By Nicole Montesano • Staff Writer • 

Trustee eyes sale of Evergreen assets

However, complications have arisen, leading several parties to file objections.

The United States Trustee, which oversees bankruptcy proceedings in Delaware, where Evergreen filed its articles of incorporation, is objecting to several provisions. It argues those provisions “include findings that the record does not support, provide the buyer with protections beyond that provided by section 363 of the Bankruptcy Code, and, in some instances, may also implicate jurisdictional issues.”

Marana Aerospace, which operates a Southern Arizona aircraft maintenance and storage facility previously owned by the Central Intelligence Agency, then Evergreen, filed an objection on several grounds.

It argues the trustee is trying to sell property that now rightfully belongs to Marana rather than Evergreen. “Specifically,” it says, “the trustee is proposing to sell a Boeing 747 aircraft, tail number N479EV, and two engines located on N479EV.”

It goes on to say:

“The aircraft is known as the ‘Supertanker.’ Marana Aerospace properly foreclosed its valid mechanics and garagekeepers’ lien in the Supertanker prior to the Dec. 31, 2013, petition date. The Supertanker is not now, and has never been, located on property rented or owned by the debtors. It has always been located on property solely in the possession and control of Marana Aerospace. The debtors agreed to pay Marana Aerospace $3,000 per month for parking charges for the Supertanker.

“Second, the trustee cannot sell property which has been abandoned. On April 23, 2014, this court determined that all property left on or in land previously leased by Marana Aerospace to debtor Evergreen Airlines was deemed abandoned by Evergreen Airlines. The trustee cannot now sell that property.”

It also objects to the first lienholder being fully paid from the proceeds, leaving nothing for lienholders like Marana, whose $2 million claim for unpaid aircraft service and storage fees would be later.

Multnomah County filed an objection because Evergreen owes it $4.6 million in back property taxes. It argues it should rightfully hold first lienholder status, entitling it to the proceeds.

In a separate filing, a creditor group filed a motion inMay asking the court to amend or vacate the order extending Giuliano’s deadline for making a decision on property leases. In that filing, the group also raised one of the same issues as Marana Aerospace.

Giuliano sought in April to have the deadline extended from the end of April to the end of May. He argued that there were so many leases, and obtaining credit had taken so long, that he needed additional time to determine the best course of action. He also sought extra time to arrange sale of company assets, which in many cases, would resolve lease issues.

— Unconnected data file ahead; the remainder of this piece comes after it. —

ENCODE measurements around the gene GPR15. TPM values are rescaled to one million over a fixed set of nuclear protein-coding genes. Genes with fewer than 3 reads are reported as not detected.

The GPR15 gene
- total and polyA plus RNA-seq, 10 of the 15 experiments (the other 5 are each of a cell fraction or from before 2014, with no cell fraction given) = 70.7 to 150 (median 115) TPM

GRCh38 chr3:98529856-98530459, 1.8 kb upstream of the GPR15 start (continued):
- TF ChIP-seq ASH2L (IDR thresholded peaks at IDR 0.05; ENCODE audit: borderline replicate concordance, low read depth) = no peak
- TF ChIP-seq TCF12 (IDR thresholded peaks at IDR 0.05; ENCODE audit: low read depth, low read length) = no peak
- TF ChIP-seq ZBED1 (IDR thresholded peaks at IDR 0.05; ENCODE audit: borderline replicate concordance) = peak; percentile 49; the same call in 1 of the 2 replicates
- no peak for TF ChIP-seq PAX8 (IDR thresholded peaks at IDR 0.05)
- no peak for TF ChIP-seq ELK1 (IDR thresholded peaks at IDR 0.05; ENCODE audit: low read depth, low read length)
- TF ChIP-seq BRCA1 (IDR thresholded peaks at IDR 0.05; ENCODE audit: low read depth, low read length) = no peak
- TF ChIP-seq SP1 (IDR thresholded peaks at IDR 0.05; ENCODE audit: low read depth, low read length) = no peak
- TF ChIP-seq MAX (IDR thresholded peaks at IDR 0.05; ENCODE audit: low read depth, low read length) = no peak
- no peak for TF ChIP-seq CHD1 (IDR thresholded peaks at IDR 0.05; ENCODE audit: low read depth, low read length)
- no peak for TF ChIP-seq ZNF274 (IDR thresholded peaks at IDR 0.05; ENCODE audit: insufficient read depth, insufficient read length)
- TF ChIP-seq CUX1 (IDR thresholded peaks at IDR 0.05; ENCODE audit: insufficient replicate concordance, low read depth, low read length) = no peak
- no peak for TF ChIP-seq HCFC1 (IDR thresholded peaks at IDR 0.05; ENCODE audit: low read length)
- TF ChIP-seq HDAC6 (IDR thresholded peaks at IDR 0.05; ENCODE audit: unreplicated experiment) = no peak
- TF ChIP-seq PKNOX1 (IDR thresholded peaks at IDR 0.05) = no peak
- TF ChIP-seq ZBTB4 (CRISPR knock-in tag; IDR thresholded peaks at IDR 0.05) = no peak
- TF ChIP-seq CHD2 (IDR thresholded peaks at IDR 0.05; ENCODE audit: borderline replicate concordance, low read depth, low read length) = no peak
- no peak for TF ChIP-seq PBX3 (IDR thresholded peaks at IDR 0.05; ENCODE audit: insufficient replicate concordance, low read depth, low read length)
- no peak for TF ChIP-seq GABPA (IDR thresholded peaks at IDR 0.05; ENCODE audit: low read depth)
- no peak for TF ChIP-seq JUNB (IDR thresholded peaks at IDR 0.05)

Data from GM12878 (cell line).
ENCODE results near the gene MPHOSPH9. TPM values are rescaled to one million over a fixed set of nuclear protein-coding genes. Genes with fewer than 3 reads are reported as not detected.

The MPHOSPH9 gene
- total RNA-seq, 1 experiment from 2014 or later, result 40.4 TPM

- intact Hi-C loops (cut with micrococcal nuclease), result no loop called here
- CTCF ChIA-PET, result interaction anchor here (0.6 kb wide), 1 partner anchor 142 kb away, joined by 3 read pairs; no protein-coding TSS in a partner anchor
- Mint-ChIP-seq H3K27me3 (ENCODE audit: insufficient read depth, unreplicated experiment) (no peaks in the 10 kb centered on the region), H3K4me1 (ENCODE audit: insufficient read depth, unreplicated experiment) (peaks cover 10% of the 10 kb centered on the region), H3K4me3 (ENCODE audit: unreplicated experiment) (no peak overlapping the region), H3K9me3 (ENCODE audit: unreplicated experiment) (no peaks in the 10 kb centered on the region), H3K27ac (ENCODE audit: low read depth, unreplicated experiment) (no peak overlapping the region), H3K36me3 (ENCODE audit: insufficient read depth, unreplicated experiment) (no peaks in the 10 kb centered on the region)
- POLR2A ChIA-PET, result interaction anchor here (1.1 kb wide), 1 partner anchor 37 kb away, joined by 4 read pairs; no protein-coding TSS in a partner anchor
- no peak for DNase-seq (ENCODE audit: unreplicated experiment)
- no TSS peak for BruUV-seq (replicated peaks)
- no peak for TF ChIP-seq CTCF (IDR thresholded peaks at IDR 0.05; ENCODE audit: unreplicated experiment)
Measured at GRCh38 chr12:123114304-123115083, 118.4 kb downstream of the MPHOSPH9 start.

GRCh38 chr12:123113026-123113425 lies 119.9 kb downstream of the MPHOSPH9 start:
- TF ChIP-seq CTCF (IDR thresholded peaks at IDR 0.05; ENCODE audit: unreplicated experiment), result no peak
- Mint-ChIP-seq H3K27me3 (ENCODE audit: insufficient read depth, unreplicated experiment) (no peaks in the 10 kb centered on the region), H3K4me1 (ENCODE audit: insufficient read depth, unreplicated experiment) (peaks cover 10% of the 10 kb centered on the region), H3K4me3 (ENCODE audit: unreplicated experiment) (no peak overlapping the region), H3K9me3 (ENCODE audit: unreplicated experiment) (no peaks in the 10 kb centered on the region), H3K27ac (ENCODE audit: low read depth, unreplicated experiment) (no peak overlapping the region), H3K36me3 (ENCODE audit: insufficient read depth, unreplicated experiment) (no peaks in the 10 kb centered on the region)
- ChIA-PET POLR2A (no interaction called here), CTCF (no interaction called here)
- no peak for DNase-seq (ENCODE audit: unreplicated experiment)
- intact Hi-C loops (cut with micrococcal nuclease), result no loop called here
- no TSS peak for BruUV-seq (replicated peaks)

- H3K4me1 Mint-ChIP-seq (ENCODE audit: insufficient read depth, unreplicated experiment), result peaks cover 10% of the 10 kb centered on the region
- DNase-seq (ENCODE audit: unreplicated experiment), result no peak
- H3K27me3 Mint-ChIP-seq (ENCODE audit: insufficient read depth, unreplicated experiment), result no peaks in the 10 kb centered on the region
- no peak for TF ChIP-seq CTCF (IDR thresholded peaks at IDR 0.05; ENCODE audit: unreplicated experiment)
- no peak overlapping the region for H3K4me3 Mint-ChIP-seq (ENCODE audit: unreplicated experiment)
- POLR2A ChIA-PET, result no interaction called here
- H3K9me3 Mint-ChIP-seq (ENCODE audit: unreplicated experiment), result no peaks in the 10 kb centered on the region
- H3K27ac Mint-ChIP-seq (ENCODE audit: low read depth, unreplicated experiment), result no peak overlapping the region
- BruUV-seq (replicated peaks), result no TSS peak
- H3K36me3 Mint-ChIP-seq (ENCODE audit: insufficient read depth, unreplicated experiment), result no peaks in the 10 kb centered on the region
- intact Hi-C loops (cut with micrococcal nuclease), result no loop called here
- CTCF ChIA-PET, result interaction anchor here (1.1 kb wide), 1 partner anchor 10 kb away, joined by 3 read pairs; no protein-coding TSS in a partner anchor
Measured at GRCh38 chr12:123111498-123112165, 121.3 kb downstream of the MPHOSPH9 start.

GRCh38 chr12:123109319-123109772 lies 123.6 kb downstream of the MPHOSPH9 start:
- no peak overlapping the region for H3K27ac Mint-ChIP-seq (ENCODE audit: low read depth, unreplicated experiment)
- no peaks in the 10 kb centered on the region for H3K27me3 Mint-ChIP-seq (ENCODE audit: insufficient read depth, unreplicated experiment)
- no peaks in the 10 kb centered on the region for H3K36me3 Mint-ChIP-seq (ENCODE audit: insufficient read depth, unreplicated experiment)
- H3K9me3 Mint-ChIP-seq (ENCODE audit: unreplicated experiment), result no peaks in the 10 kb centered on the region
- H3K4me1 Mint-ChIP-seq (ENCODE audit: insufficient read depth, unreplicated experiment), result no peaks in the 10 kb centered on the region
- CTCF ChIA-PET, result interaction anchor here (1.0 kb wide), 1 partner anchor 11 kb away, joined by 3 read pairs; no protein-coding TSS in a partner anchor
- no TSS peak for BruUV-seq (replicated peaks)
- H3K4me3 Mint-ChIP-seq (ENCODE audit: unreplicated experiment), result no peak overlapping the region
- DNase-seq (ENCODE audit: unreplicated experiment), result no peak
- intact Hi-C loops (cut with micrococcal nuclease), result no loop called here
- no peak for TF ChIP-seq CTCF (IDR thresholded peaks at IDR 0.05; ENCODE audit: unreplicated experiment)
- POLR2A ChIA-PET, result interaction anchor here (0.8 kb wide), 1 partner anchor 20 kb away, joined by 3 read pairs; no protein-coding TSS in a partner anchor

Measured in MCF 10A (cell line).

The creditors group did not oppose the motion at the time, but now argues, “It appears that at the hearing on the extension motion,” held April 23, “substantive relief was ultimately included in the extension order that was dramatically beyond the scope of that requested. … Specifically, as set forth in the extension order, many valuable assets of the estates are deemed to be abandoned by the trustee, including valuable assets that are proposed to be sold to the buyer pursuant to the sale motion.”

The motion goes on to note, “The extension order also provides that all property to be included in the sale of assets must be removed by May 30, 2014.“ It argues — as does Marana Aerospace — that such speedy removal simply isn’t possible.

Marana cited the Supertanker and other old Boeing jets, as an example.

The company said it would require substantial time and expense to make the one-of-a-kind firefighting tanker and the other planes airworthy again. If it did the work, it would need to be paid, the company said, and no other vendor would have legal access, as the plane is being stored on the Marana site.

The creditors further object to the abandoned assets declaration, saying that serves to effectively eliminate from consideration many of the assets the trustee proposes to sell. Given the opportunity, they would have raised objection, they said.

On Monday, Giuliano filed a response indicating he had resolved the objections raised by the United States Trustee, and had entered into discussions with Marana Aerospace over that company’s objections. He also told the court he had worked out provisions for removal of sale items.

However, he told the court that with regard to Marana’s other issues, “The trustee, Marana, Jet Midwest and the debtors’ pre-petition lenders … have not been able to agree on terms that are acceptable to all the parties.

“To the extent that the Marana objection cannot be resolved, the trustee requests that this court overrule it.”

Giuliano went on to dispute Marana’s claim to have completed a legal foreclosure on the Supertanker. He said believes the creditors are prepared to present evidence to the contrary at the May 15 hearing.

He promised to address the abandonment issue at the hearing as well. He said he does not intend to abandon any assets, whether included in the pending sale or not.

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